Kenny Garrett

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Kenny Garrett is an American saxophonist, bandleader, and composer. He is among the most distinctive instrumentalists to emerge from Detroit’s 1980s and 1990s jazz scenes. A versatile musician, he is equally at home playing classic jump-and-rhythm & blues, standards, modal music and jazz-funk. Receiving his first professional break with the Duke Ellington Orchestra in 1978, he moved to New York and joined the Thad Jones - Mel Lewis Orchestra. Introducing Kenny Garrett, his Criss Cross leader debut, appeared in 1984. During a five-year stint with Miles Davis’s group, he issued the solo outings Prisoner of Love and African Exchange Student for Atlantic in 1989 and 1990 respectively. He spent 11 years with Warner Bros. for whom he recorded acclaimed albums such as 1992′s Black Hope, Pursuance: The Music of John Coltrane and 2002′s Happy People. After moving to Nonesuch for 2006′s Grammy-nominated Beyond the Wall, he signed with Detroit’s Mack Ave. label for 2008′s live Sketches of MD. In 2012 he received two Grammy nominations for Seeds From The Underground. 2013′s Pushing The World Away reached inside the top ten on the jazz albums charts, while 2016′s Do Your Dance offered tribute to mentor Marcus Belgrave while exploring the many faces of rhythm. 2021 Garrett released Sounds From the Ancestors that examined the roles West African and Latin sounds played in the creation of the musics that influenced him — jazz, gospel, soul, and hip hop.
Garrett was born and raised in Detroit. His carpenter father also played tenor saxophone. He got his first horn as an eight-year-old and thanks to his dad’s tutelage, quickly learned the G scale. While attending McKenzie High School he studied with trumpeter Marcus Belgrave and began performing with Mercer Ellington’s band as a guest. He also had the good fortune to play with organist Lyman Woodard locally in Detroit. He was encouraged to begin writing his own compositions by various members of Ellington’s band, and began doing so a short time later. He also played gigs with Belgrave, pianist Geri Allen, and other Detroit musicians. He won a scholarship to the Berklee College of Music in Boston, but decided to turn it down when Mercer offered him full membership in the Duke Ellington Orchestra. He remained with them for three-and-a-half years.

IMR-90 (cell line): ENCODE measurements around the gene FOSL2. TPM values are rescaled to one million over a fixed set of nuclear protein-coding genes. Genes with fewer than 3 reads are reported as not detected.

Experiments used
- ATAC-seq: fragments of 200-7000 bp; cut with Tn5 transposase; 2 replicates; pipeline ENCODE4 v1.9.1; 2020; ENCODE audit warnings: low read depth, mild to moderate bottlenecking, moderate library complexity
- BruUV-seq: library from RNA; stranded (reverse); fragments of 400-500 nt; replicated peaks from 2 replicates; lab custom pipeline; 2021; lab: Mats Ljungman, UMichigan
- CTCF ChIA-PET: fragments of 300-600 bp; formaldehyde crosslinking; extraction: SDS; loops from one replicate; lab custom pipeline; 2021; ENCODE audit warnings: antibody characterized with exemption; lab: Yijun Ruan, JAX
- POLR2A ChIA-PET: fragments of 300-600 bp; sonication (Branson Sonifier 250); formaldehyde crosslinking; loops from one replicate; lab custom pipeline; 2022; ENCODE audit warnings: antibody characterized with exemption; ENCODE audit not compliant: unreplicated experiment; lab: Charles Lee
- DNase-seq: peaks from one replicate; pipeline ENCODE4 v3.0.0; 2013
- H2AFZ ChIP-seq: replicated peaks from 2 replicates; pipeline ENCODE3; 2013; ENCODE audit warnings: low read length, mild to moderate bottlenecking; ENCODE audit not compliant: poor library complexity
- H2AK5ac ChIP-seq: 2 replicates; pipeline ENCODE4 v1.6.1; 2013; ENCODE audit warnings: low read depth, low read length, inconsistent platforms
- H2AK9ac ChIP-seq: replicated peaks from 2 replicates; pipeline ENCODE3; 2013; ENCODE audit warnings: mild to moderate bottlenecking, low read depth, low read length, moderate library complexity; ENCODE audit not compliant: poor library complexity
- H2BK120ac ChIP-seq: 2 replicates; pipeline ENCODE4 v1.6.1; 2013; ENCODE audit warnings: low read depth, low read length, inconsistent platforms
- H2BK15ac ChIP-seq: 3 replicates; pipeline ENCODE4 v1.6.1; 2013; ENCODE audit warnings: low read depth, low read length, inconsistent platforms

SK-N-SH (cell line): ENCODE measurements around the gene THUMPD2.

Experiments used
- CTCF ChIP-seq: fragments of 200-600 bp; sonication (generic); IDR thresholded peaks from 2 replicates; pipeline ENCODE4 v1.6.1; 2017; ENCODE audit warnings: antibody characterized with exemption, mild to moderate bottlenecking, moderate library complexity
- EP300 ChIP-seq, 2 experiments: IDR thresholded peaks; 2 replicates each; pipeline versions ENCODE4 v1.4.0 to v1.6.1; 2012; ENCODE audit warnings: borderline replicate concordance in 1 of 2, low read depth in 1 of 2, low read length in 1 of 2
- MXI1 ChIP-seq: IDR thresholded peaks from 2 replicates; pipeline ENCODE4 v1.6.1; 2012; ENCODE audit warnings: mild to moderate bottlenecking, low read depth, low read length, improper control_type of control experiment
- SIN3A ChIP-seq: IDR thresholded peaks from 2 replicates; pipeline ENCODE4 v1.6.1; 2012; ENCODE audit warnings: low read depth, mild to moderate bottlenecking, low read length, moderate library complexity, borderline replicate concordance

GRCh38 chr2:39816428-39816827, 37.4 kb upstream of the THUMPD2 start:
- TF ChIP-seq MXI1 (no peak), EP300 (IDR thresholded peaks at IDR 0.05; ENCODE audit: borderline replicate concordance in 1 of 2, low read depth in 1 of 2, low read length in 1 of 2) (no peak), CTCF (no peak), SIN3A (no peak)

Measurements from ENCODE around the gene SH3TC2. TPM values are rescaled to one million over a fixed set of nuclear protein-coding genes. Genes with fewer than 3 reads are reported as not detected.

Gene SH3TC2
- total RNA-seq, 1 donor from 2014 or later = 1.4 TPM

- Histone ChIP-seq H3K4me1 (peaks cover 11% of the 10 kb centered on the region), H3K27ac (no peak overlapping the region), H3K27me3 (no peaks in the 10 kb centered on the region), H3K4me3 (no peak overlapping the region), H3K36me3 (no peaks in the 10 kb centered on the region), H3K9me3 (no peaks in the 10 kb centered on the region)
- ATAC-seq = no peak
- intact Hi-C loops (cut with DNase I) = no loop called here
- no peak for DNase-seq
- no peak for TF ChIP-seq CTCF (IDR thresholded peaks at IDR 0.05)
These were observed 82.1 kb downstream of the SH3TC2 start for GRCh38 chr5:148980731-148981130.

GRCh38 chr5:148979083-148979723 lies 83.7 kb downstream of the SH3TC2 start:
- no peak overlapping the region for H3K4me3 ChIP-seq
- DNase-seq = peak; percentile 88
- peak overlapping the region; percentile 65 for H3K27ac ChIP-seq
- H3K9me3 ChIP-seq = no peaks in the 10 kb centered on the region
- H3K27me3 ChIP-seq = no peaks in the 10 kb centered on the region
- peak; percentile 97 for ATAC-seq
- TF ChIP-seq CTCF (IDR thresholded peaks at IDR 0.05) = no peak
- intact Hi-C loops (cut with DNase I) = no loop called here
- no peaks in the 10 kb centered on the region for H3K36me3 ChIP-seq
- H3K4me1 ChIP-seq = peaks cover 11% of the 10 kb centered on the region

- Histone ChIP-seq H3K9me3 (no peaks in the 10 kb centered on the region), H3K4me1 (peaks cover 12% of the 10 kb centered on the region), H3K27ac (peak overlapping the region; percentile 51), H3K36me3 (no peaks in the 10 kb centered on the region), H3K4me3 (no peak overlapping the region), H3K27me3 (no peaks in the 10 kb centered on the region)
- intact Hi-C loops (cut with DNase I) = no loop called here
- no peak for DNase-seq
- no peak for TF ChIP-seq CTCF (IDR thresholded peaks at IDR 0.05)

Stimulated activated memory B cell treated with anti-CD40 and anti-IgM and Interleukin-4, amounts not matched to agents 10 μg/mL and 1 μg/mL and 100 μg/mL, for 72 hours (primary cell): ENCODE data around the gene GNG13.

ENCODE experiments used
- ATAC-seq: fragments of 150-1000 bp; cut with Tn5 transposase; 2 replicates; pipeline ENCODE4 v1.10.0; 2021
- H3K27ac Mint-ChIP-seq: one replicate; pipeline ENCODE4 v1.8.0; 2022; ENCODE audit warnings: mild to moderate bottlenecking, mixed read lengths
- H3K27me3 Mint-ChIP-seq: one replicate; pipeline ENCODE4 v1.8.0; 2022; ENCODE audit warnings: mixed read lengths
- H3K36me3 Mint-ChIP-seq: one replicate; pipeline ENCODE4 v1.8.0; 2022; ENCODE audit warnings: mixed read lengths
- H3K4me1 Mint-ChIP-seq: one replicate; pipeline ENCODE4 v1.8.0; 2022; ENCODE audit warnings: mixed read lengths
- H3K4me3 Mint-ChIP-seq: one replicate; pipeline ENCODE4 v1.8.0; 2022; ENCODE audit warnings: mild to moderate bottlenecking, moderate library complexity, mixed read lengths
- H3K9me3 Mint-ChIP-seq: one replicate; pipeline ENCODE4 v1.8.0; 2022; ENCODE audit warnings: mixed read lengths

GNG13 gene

In 1982, he relocated to New York City, and joined the Thad Jones-Mel Lewis Orchestra. Garrett made his solo recording debut with 1984′s Introducing Kenny Garrett on the Criss Cross label. During this period he also played and recorded with Art Blakey, Freddie Hubbard, and Woody Shaw. In February of 1987, Miles Davis saw a video of Garrett playing a guest spot with Dizzy Gillespie, called the saxophonist that night, and offered him a spot in his band. Garrett remained with Davis’s studio and live bands through 1991.
During his tenure with the trumpeter, he signed a solo deal with Atlantic Records. He recorded two notable albums for Atlantic, Prisoner of Love and African Exchange Student in 1989 and 1990 respectively. He moved over to Warner Bros. in 1992. His label debut was the charting, critically acclaimed Black Hope. He followed up in 1995 with Triology, and recorded Pursuance: The Music of John Coltrane in 1996. He released Songbook, his first album comprised entirely of his own compositions in 1997, and followed it with Simply Said in 1999. The charting Happy People followed in 2002. Garrett concluded his tenure with the label on 2003′s Standard of Language. In 2006, Garrett signed with Nonesuch. He released the Grammy-nomination for Beyond the Wall, which examined the East Asian musical tradition through modal jazz.
Two years later, he delivered Sketches of MD (recorded at N.Y.C.’s Iridium club) for Detroit’s Mack Avenue label. As well as leading his own touring bands, Garrett joined the Five Peace Band’s all star lineup alongside keyboardist Chick Corea, guitarist John McLaughlin, bassist Christian McBride, and drummer Vinnie Colaiuta. Five Peace Band: Live (Concord, 2009) won the Grammy for Best Jazz Instrumental Album in January 2010.
In 2012, Garrett released Seeds from the Underground his second album for Mack Ave. It featured his own group with bassist Nat Reeves, Venezuelan pianist Benito Gonzalez, and drummer Ronald Bruner Jr. The acclaimed album received Grammy nominations for Best Jazz Instrumental Album and Best Improvised Jazz Solo categories; an NAACP Image Award nomination for Outstanding Jazz Album; and a Soul Train award nomination for Best Traditional Jazz Artist/Group category. Garrett received a Jazz Awards nomination for Alto Saxophonist of the Year, and won an Echo Award for Saxophonist of the Year.
Pushing the World Away followed a year later. It featured an alternating cast of musicians –including strings — playing mostly original compositions (and a cover of Burt Bacharach and Hal David’s “I Say a Little Prayer”). It peaked at number six on the jazz charts and was nominated for two Grammy awards including Best Jazz Instrumental Album. In 2016, Garrett delivered his fourth Mack Ave. recording, Do Your Dance!, a widely varied set of originals and covers that found him exploring many varieties of dance-oriented rhythms from hip-hop and funk to Latin and Brazilian sounds.
Garrett returned to Mack Ave. for 2021′s Sounds From the Ancestors. His core quintet — pianist Vernell Brown, Jr., bassist Corcoran Holt, drummer Ronald Bruner and percussionist Rudy Bird — was appended by a large guest list that included drummer Lenny White, pianist/ organist Johnny Mercier, conguero Pedrito Martinez, and singers Dwight Trible and Jean Baylor to name a few. Garrett explored his musical roots in Motown soul, jazz, gospel, funk, hip hop, etc. through the cornerstones of their own foundations in West African and Afro Cuban musics. ~ Thom Jurek, Richard Skelly